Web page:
It says marijuana use alone can't be used to restrict custody rights 
for patients complying with state law.

It caps fees at $100 to get optional ID cards confirming their status 
as patients. Many counties now charge $150 to $175. The measure also 
protects card data under the state's Confidentiality of Medical 
Information Act.

And with California the world's sixth-largest economy, experts 
predict a boost in protections here could increase access for medical 
marijuana patients throughout the country.


For many patients, their biggest concern is how the measure might 
impact the price of their medicine.

Prop. 64 would tax all marijuana sales at 15 percent and cultivation 
at $9.25 per ounce for dry flowers or $2.75 per ounce for leaves.

If patients have a government-issued ID card, they can skip the state 
sales tax. They'd still pay the 15 percent tax imposed by Prop. 64, 
plus whatever portion of the cultivation tax and regulatory 
compliance costs might get passed along. And they may face additional 
local taxes allowed under the measure.

The intent is to keep medical marijuana affordable enough that 
patients can still buy it without making it so comparatively cheap 
that recreational users will stay in that market, said Richard 
Miadich, a Sacramento attorney representing the legalization campaign.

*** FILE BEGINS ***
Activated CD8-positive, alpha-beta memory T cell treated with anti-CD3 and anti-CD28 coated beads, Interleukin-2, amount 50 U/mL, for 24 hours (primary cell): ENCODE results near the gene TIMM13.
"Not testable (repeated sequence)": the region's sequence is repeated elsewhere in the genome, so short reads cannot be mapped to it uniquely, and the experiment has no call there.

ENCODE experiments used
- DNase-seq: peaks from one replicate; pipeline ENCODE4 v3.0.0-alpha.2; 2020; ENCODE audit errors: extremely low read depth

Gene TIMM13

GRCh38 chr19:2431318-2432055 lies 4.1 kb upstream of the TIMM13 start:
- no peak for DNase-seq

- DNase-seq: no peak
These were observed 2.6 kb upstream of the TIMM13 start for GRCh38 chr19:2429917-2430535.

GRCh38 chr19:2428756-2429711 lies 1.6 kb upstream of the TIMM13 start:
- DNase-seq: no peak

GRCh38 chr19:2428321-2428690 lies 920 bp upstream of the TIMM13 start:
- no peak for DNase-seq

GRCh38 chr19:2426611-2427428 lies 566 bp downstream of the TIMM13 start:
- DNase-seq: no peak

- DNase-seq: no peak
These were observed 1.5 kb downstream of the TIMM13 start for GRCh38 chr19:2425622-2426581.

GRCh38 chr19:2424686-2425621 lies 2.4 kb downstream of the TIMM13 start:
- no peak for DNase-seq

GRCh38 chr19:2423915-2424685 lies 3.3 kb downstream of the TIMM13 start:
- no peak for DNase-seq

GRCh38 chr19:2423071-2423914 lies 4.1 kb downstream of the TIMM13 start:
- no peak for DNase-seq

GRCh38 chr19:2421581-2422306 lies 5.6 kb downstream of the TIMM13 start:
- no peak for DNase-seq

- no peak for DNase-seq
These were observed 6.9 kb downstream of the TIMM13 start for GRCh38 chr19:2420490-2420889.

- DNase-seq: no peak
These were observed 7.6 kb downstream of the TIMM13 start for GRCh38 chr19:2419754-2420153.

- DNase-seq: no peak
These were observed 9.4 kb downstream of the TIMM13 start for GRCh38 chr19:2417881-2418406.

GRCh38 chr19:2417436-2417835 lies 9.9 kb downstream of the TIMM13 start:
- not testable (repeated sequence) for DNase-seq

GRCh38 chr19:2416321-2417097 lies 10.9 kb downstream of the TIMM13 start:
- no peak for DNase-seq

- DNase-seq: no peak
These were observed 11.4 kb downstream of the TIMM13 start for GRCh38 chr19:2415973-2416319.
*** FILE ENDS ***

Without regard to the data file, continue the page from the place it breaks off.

For those who use marijuana for minor health conditions or to get 
high, Rice said higher prices under legalization may be worth it to 
avoid doctor's recommendations or legal issues. But for people like 
her, who use the drug daily to function, those taxes could mean a big hit.

"It's going to make people who genuinely need medication not be able 
to get it at a reasonable price," she said.

Two legislators are attempting to tax medical marijuana even if the 
ballot measure doesn't pass.

Assemblyman Jim Wood, D-Healdsburg, is pushing a bill that would tax 
medical cultivators at a rate nearly identical to what Prop. 64 
proposes. And Sen. Mike McGuire, D-Healdsburg, authored a bill that 
calls for a 10 percent medical marijuana tax.

Some medical marijuana advocates still have a lingering distrust of 
the people who are the face of the ballot initiative.

Sean Parker, a billionaire who co-founded Napster, is the campaign's 
largest contributor. And Lt. Gov. Gavin Newsom has been a key 
supporter, though he's repeatedly said he doesn't like marijuana.

"If you disconnect from the people who built this, they will 
disconnect from you," Taft said.

But campaign spokesman Jason Kinney points out that hundreds of 
stakeholder groups helped draft the measure.

"We encourage both patients and business owners to look beyond the 
internal divisions that have hindered the marijuana activist 
community in the past and read the measure in full," Kinney said. The 
initiative, he insisted, "takes great pains to protect the rights of 
those who have been on the front lines of this fight."